I place the meat into a large bowl. I squeeze out the extra milk from the bread that has been soaking, and I shred it with my hands into the meat mixture. As I crack the eggs, I let the yolks run through my open fingers to break them open. I add the spices, and take a deep breath. I love the smell of fresh parsley and freshly grated nutmeg. Slowly, I begin to combine it all together. I want the meatballs to be tender. Be gentle.

We begin to settle into this new life at home. Re-learning how to calculate math ratios to give the appropriate insulin for the carbohydrates he eats. Too much can kill him. Too little can kill him. We buy snacks and juice boxes to help him when his sugars are too low. We keep journals and spreadsheets. We set timers for when to check blood sugars and when to take medicines. He’s so pale and so thin. We let him rest and we try to do the same.

I stir the sauce. It’s coming along. I remove the roasted vegetables and set aside. I peak under the towel to see that the bread dough is still rising. I go back to the pasta. I crack the eggs into the center of the mound of flour. Using a fork, I slowly begin to incorporate the eggs into the flour. Bit by bit, the flour disappears into the golden dough. I use my hands to knead the dough, gently but firmly. Fold, push, pull. Smooth and golden, it’s ready to cut into shapes. I want them to cook evenly, so all should be the same size. Be consistent.

My phone rings on Sunday, February 25. It’s his doctor. She says, “Listen to me and do exactly as I say, immediately.” I follow her instructions. We rush to the pharmacy for a different medication, a steroid, and he takes 30 pills at one time. We still don’t understand why, but she has promised to explain everything tomorrow morning in her office.

I preheat the oil in the electric skillet. This time I want the sizzle, and the heat. I carefully pick up chunks of the meat mixture and gently roll it between my hands. I toss the ball into a bit of breadcrumbs and drop the meatball into the sizzling oil. I feel its heat. I’m used to the sting of the hot oil that licks my skin. This process goes on and on. I get into a rhythm. Gently rolling, then dropping into the sizzling oil. Handle all of it with care.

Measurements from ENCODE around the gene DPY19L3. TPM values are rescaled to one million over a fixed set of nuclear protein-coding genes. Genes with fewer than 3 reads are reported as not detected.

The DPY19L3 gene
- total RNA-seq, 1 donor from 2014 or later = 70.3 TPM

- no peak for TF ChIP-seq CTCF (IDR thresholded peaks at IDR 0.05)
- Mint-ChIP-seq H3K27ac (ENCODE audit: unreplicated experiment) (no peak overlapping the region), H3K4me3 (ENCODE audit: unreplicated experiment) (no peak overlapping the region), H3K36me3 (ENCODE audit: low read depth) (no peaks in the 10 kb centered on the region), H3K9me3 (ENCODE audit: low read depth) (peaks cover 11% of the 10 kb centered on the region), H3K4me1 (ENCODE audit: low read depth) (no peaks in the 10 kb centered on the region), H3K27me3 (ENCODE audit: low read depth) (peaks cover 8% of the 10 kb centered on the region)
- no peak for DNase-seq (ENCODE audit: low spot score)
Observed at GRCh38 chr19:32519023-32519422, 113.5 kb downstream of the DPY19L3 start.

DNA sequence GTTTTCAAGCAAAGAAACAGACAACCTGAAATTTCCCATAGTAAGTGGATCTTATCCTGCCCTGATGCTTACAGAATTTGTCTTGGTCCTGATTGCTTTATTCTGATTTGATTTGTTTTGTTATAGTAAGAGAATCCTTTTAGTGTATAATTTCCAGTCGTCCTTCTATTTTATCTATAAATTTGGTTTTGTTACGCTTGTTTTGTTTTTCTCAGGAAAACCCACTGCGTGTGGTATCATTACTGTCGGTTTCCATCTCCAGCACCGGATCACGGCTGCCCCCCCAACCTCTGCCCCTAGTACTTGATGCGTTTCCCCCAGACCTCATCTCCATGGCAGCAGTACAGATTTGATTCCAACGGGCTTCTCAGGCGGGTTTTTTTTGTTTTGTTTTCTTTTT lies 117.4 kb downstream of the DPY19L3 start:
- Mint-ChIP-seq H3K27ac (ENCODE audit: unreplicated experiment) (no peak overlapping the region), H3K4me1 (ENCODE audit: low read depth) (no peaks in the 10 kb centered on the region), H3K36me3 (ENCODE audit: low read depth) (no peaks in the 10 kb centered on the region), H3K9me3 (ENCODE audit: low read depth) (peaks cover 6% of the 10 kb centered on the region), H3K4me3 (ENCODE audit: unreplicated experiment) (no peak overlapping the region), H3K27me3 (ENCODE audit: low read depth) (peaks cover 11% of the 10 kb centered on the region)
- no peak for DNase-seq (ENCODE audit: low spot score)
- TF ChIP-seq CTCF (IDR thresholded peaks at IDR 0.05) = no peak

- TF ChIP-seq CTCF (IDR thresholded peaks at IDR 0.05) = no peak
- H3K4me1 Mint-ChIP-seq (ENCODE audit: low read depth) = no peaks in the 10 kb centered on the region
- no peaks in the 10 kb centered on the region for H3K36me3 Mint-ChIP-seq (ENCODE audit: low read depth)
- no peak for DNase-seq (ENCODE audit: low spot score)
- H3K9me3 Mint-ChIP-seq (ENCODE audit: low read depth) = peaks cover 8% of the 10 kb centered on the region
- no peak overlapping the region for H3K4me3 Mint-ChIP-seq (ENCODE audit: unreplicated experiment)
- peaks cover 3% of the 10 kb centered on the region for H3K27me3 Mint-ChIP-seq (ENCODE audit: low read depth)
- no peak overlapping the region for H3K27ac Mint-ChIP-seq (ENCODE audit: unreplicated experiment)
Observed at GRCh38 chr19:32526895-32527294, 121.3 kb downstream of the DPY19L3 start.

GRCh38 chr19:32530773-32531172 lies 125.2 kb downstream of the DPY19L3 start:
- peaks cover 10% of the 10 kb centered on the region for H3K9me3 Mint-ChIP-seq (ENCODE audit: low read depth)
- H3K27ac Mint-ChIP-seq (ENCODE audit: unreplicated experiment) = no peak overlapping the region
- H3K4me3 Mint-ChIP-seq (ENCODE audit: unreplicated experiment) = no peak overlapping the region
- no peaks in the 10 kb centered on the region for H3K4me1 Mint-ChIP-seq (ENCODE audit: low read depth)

The doctor thinks his adrenal glands may have been affected by the virus. She wants him to continue to take the steroids as she runs more tests. We are supposed to leave for a ski trip in five days. She says she should have the results by then. We wait.

The focaccia bread dough is ready to knead. Gently, I fold it over and onto itself. I coat the pan with oil. Gently pull the dough to reach the corners. Add more oil. Combine salt and water to make a brine bath; set aside. Starting in the corner, I use my fingers to poke the dough and make little holes. As I slowly pour the brine, I watch the holes overflow, creating little puddles that will make the steam. Bread-making is new to me. I hope I'm doing this right. I check the recipe...and then check two more recipes. Once the dough is in the oven, there's nothing to do but wait. And hope.

It's the diagnosis he's been dreading; another autoimmune disease. This one scares him. My husband and I meet at his school. This is the kind of news that can't wait until the end of the day, and we have to see him in person.

The bread is baking. The meatballs are crunchy brown on the outside and tender on the inside. The pasta has dried, and the water is boiling. The sauce has been gently simmering for four hours. It’s all coming together beautifully. The kitchen is filled with the smells of my childhood home. I’m comforted as if wrapped in a warm blanket. My back aches but my mind has been gloriously occupied for hours. My heart and my head are calm. Everything is going to be ok.

He has a rare combination of three diseases, brought on by a virus. Type 1 diabetes, Hashimoto's disease, and Addison's disease. Only 7,000 confirmed cases in the U.S. Little did we know at the time, those 30 steroid pills saved his life. Little did we know the journey we were about to embark.

It's been four years. My heart and head are filled with memories. Some days, I am in wonder of how we got this far. On other days, I am thankful for the journey that has brought all of us closer together. He's coming over to eat this food. He will smile and laugh and probably not even remember that March 2 is his diagnosis day. But I cannot forget. So on days when I need to shield my heart from my head, I create and I try to heal.